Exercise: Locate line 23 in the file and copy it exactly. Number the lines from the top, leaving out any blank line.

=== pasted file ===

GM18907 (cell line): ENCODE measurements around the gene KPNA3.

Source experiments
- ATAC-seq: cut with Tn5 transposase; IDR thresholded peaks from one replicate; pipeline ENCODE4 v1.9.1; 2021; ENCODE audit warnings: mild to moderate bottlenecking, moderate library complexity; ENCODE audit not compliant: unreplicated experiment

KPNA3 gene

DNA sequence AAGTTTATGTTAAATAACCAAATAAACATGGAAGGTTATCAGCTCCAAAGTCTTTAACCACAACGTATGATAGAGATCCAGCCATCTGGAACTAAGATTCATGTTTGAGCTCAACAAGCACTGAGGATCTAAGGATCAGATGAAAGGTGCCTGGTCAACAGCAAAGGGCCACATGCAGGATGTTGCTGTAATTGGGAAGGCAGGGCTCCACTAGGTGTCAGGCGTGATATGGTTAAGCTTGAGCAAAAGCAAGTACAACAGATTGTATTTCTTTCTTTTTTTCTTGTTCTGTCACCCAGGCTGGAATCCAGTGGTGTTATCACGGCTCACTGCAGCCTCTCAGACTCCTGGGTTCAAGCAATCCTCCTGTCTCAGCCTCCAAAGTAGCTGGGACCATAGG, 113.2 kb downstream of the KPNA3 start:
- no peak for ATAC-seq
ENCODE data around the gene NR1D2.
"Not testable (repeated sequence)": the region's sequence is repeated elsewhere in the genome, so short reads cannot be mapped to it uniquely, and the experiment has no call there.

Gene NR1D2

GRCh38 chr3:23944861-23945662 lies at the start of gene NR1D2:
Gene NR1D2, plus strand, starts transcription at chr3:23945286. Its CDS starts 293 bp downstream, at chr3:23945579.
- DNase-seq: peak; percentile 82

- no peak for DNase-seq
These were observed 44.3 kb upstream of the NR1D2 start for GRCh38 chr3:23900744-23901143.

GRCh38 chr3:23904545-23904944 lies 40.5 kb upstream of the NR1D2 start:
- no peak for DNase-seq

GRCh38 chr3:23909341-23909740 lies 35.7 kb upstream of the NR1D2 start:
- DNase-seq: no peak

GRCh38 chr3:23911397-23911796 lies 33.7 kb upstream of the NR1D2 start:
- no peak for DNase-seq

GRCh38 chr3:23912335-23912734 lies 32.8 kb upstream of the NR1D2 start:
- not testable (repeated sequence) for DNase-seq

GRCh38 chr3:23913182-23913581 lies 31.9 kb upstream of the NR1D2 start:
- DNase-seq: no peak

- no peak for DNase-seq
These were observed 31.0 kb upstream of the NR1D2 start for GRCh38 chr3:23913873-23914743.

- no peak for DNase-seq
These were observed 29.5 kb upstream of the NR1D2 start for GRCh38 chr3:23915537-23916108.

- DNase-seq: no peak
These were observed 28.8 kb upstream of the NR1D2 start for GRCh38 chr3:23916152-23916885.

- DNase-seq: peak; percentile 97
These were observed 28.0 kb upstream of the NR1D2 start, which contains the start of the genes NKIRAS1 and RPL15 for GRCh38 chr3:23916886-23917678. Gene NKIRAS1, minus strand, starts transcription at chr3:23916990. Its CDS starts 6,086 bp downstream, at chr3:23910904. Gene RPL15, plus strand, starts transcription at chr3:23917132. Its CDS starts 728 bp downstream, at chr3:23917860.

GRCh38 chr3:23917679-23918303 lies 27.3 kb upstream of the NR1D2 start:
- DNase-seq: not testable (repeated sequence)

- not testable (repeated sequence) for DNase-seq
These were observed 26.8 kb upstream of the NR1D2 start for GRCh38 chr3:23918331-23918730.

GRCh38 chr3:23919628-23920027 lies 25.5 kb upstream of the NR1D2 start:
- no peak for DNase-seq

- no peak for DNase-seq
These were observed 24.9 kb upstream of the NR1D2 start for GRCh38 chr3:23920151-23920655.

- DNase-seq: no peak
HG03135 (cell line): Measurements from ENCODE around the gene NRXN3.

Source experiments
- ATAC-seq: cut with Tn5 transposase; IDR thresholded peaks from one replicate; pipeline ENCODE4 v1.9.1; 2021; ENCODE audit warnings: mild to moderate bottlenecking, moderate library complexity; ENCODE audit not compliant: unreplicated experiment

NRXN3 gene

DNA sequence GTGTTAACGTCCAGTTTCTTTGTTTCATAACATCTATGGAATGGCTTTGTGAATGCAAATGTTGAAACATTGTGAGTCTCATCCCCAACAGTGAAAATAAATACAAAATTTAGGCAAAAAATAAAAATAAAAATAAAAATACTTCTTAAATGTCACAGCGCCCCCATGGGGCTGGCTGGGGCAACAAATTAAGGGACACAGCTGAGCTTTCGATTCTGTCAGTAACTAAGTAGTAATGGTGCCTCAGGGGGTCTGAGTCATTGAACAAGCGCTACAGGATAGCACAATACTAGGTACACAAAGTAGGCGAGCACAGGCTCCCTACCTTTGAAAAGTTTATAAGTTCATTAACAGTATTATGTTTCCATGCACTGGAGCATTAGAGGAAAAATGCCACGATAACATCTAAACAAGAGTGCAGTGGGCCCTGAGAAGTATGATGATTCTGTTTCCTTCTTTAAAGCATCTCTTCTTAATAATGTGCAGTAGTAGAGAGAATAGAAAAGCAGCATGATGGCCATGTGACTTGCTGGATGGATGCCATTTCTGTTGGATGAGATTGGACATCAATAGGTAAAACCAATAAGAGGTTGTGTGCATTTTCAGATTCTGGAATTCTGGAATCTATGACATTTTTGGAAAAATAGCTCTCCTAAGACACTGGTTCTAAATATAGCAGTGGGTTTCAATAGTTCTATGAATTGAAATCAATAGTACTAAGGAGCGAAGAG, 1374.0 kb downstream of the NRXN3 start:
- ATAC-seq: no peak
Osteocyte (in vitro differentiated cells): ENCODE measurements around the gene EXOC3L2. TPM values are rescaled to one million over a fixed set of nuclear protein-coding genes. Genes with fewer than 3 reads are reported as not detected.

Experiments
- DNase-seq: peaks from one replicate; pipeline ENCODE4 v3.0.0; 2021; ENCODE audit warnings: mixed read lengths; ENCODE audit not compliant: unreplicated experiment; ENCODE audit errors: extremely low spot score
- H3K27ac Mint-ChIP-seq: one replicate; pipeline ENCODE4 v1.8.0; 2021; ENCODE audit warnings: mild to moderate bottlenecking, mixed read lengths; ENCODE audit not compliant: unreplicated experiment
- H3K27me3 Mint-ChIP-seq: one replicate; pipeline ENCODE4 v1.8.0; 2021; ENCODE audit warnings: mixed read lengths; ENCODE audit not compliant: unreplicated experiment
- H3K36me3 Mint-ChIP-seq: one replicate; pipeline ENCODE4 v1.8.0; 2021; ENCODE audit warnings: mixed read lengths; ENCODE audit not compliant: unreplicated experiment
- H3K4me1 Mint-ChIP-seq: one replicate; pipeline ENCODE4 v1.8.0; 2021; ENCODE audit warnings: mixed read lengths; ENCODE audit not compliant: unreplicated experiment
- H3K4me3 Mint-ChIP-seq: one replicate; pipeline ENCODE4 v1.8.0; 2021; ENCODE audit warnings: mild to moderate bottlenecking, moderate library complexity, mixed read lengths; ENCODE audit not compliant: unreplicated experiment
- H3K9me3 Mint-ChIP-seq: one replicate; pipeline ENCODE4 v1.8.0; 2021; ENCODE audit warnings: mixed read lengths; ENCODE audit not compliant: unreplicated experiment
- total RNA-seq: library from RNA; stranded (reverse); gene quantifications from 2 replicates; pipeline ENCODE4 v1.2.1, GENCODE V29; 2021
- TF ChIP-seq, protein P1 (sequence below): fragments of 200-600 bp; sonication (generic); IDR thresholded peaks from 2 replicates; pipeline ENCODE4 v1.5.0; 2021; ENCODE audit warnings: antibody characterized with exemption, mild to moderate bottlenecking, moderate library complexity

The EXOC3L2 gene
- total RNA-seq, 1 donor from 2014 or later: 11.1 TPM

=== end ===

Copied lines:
GRCh38 chr3:23913182-23913581 lies 31.9 kb upstream of the NR1D2 start: